Yes - I read about this today. Followed a link in the article you referenced above - also very sobering: www.theamericanconservative.com
And another article by the same author: www.theamericanconservative.com
The below paragraph, in which the author notes that this is not just a Catholic problem, is followed by a poignant exceprt written by a Catholic:
"You can well imagine where I, a theological conservative, dissent from Sullivan’s view here, but I endorse his call for the need for honesty and truth-telling about homosexuality in the priesthood, and the truth about clerical sexuality, period. People need to face the facts, as painful as they will be. And you know, even though I would support a married priesthood, that is by no means a cure-all. We have in the Orthodox churches problems too with sexually compromised priests and bishops, and other bishops who are too spineless to stand up to them and to protect the integrity of the Church and the Gospel. This is not just a Catholic problem.
Finally, a Catholic reader writes:
This is an extreme, almost insane time for the Catholic Church. My hope is that this humiliation will be helpful and will flush out the crap. Not, of course, that everything will be fixed, but that something can be dislodged. I’d hoped that Benedict would have been able to do something on curial reform–he was in the Curia but not of it, an ‘outsider’ insider who knew where the bodies were buried–and he did get the ball rolling on sexual and financial transparency. But, the next pope has to address these matters head on, whether directly or through an powerful Secretary of State who’ll be his surgeon and hatchet-man.
My hope is that Benedict’s resignation has created the conditions in which something new, something radical can be done. I believe, with all my heart and my mind based upon long familiarity with the trajectory of his life and thought, that Benedict desires this renewal and knew that his resignation could open things up for something new. (My already-high esteem for Benedict went through the roof with his resignation; I say this as one who loves Ratzinger-Benedict, not as a Catholic progressive happy to see him go. For all of his limits, he is a better man that most of us deserve.)One last thing: you hit the nail on the head about the outrage of ‘devout’ parents who are trying to raise children to be believers. Combine the corruption symbolized by O’Brien’s resignation (and Mahony’s stupefying self-pity) with the take-no-prisoners propaganda of the media and others on marriage and sexuality (e.g., your WaPo post), and you’ve got an incredibly high hurdle to get over. I have to deal with this as the father of young children and as a college theology teacher. We can’t afford mediocrity in the Church anymore, as the stakes are too high. The first rule of medicine is, “Do no harm.” So few bishops and cardinals are willing–or able–to speak openly about the challenges facing the Church. It’s all either happy talk or ‘ism’-criticism: relativism, secularism, individualism, materialism, etc. There is no self-criticism. So few hierarchs speak to the laity (or their priests) like adults to fellow adults in the Church. Even highly-intelligent cardinals speak to the laity like we’re good-but-slightly-slow children. Even their tones of voice are patronizing and slightly inhuman. This is the tragedy of a self-enclosed, self-referential system that replicates itself and is divorced from reality.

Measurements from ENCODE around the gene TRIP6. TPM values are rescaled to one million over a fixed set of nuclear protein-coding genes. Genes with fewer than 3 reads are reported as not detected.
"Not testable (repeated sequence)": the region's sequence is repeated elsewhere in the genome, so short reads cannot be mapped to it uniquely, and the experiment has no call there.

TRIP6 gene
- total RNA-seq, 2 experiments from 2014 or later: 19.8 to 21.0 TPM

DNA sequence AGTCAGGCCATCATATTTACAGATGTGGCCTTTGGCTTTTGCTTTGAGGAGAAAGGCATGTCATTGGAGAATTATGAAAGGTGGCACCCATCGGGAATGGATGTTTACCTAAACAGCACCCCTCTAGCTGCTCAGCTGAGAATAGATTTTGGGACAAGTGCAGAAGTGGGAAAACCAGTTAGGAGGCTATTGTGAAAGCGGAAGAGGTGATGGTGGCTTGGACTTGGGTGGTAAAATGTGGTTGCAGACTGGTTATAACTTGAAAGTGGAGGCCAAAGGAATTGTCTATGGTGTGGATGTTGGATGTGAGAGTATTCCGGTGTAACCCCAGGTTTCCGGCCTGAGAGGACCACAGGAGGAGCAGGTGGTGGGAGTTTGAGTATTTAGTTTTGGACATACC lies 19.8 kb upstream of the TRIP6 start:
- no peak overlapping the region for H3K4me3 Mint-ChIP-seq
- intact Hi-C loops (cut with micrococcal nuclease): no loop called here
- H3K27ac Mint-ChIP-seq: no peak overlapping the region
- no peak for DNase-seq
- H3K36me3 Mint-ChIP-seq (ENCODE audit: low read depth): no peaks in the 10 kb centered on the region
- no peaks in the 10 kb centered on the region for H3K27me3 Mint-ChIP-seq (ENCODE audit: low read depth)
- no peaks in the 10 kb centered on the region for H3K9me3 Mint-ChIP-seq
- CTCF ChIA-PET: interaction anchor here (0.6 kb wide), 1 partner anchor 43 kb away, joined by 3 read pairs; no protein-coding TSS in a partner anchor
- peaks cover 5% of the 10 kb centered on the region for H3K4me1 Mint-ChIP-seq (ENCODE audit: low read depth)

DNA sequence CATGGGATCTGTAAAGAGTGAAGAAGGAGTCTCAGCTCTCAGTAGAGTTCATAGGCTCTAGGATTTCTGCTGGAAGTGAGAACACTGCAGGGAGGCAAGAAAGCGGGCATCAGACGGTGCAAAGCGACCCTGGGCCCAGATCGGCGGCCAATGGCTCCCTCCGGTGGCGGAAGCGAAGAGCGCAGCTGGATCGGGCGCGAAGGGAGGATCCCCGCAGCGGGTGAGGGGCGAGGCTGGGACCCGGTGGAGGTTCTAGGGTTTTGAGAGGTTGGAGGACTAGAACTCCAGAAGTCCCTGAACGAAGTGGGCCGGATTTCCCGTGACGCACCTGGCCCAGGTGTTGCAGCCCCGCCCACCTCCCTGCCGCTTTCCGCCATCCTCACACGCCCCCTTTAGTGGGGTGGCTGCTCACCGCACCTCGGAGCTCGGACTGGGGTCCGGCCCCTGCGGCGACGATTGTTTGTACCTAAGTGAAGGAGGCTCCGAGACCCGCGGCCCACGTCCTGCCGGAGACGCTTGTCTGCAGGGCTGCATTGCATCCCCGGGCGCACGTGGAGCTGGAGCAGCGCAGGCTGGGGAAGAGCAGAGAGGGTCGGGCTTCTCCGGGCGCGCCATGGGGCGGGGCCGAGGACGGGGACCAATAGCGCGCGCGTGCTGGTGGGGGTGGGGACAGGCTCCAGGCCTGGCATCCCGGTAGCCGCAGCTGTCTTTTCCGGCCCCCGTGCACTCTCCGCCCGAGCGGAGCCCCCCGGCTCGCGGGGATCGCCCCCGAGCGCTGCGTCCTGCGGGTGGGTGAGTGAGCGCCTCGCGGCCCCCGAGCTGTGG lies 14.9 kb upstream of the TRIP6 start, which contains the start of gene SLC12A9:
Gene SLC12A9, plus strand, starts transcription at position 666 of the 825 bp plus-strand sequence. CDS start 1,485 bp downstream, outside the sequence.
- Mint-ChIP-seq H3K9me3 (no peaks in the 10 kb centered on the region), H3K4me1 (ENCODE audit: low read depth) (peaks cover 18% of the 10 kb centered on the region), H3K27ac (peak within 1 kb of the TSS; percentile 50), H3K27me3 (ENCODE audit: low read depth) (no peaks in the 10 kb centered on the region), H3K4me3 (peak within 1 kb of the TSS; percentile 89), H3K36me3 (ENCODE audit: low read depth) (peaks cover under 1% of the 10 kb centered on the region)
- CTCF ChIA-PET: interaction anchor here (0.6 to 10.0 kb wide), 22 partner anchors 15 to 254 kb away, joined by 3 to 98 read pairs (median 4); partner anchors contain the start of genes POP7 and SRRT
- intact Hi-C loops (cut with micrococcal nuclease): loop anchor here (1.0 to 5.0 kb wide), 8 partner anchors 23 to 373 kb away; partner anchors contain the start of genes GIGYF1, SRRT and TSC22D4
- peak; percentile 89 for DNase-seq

And, yet, Rod, I love this Church and know that we’re all stuck with each other, we’re all in it together. There is nowhere else to go; no imagined, hoped-for Church; no self-selected community of the like-minded. This is the only Church there is, and we must love it and all of its members the same way that God loves us all. As Karl Rahner once put it:
“Could we not say to God: Here is someone with whom I cannot get on. She belongs to you. You made her. If you do not will her to be the way she is, at least you allow her to be that way. Dear God, I want to put up with her the way that you put up with me. Would we not find our heart a little lighter, more at ease, more patient?” (The Great Church Year, 379)